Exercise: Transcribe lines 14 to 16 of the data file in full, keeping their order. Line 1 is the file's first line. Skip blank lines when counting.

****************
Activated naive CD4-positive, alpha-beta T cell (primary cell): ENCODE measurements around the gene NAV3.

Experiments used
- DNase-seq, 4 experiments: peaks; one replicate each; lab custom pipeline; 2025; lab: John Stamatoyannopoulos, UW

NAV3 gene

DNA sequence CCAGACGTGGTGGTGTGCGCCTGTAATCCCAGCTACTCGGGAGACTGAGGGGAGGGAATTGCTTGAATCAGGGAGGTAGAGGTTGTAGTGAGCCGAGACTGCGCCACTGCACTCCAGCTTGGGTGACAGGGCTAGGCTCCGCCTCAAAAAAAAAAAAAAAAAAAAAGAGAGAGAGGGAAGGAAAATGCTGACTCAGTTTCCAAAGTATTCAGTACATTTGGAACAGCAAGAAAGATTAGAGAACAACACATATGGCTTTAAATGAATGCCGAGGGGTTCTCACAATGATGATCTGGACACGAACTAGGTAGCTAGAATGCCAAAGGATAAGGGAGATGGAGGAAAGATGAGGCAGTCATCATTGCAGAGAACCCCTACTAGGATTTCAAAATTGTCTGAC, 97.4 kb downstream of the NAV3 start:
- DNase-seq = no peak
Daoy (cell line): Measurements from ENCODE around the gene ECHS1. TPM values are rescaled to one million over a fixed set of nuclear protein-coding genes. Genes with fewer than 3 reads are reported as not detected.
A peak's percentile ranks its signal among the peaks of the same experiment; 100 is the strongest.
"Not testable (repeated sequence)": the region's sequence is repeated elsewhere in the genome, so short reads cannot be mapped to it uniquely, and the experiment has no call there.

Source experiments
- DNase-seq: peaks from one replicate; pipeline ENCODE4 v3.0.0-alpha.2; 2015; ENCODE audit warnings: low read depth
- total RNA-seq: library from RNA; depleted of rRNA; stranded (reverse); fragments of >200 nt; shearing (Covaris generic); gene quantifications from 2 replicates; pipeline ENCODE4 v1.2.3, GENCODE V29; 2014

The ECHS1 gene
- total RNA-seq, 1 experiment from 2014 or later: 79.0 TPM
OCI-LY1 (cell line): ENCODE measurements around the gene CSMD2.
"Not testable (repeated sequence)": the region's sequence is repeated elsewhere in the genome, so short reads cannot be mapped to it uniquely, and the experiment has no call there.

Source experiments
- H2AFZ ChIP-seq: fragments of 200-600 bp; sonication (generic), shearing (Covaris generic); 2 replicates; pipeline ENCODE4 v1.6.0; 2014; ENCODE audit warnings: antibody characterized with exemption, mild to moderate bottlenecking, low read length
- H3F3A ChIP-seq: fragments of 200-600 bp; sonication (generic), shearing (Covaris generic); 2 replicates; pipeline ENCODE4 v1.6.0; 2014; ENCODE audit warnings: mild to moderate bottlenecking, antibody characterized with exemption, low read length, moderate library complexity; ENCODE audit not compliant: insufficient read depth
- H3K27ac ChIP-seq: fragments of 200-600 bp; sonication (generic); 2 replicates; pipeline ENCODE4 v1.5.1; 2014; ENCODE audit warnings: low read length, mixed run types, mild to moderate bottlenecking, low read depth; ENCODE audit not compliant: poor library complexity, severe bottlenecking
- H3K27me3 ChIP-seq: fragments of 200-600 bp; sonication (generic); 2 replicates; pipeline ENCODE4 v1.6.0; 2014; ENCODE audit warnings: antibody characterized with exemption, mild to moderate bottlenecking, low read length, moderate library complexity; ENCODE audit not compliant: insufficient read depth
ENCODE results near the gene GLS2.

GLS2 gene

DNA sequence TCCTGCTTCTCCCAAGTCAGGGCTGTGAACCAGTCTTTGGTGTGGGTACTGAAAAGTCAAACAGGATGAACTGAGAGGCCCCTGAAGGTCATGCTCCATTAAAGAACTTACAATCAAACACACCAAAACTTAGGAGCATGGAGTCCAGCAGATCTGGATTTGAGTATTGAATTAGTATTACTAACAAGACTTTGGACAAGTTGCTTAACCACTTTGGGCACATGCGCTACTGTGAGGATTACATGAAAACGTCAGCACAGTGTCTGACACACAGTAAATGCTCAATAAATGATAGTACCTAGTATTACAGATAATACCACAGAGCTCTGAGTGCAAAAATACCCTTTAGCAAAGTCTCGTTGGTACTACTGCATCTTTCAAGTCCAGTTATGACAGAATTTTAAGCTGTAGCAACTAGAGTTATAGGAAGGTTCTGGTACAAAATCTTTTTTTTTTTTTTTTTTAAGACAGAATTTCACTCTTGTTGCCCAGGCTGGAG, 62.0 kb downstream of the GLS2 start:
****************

- total RNA-seq, 1 experiment from 2014 or later: 79.0 TPM
OCI-LY1 (cell line): ENCODE measurements around the gene CSMD2.
"Not testable (repeated sequence)": the region's sequence is repeated elsewhere in the genome, so short reads cannot be mapped to it uniquely, and the experiment has no call there.